The major concern is that while surveillance is taking place, the tumor will progress beyond the prostate to the point where cure is no longer possible. Researches at Johns Hopkins and the University of California San Francisco (UCSF) collaborated with experts at the National Cancer Institute to compare men that underwent surgery immediately versus those that entered active surveillance. The researchers constructed a computer simulation using the data from Johns Hopkins and UCSF to find out if men in surveillance were compromising their chance of avoiding a prostate cancer death. The model projected the following:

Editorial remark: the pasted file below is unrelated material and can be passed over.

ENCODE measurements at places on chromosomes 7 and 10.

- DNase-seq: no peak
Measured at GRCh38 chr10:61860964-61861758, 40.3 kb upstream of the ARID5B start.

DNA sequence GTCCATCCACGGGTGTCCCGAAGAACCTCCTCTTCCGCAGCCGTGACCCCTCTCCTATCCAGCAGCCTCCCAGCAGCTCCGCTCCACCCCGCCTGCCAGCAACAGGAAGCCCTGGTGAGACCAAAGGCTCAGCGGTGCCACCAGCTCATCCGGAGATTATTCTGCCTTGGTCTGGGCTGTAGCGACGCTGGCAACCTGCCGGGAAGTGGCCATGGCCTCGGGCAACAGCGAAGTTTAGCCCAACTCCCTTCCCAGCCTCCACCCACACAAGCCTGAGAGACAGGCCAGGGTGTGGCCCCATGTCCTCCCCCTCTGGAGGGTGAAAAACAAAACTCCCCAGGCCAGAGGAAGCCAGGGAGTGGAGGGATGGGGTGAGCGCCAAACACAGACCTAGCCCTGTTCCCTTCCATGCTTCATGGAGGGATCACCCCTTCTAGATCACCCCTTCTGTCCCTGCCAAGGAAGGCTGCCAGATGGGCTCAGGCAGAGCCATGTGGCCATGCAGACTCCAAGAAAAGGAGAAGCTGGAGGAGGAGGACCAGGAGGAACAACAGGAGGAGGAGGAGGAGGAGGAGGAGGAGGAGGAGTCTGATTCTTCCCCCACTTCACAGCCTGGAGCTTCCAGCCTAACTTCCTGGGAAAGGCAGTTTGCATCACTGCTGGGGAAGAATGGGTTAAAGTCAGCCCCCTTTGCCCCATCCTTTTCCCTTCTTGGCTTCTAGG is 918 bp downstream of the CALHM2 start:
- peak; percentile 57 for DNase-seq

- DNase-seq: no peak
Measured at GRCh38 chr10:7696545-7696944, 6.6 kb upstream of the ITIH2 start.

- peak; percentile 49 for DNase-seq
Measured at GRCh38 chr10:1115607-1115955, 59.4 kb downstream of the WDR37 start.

- 2.8% of men on surveillance versus 1.6% of men undergoing immediate surgery would die of prostate cancer in 20 years
- 3.4% of men on surveillance versus 2.0% of men undergoing immediate surgery would die of prostate cancer during their lifetime
- The average projected increase in life expectancy attributed to surgery was 1.8 months and men in surveillance would –on average- remain free of treatment for an additional 6 years
The study investigators concluded that surgery was likely to produce a very modest decline in prostate cancer death as compared to surveillance; and that surveillance could lead to significant benefits in terms of quality of life.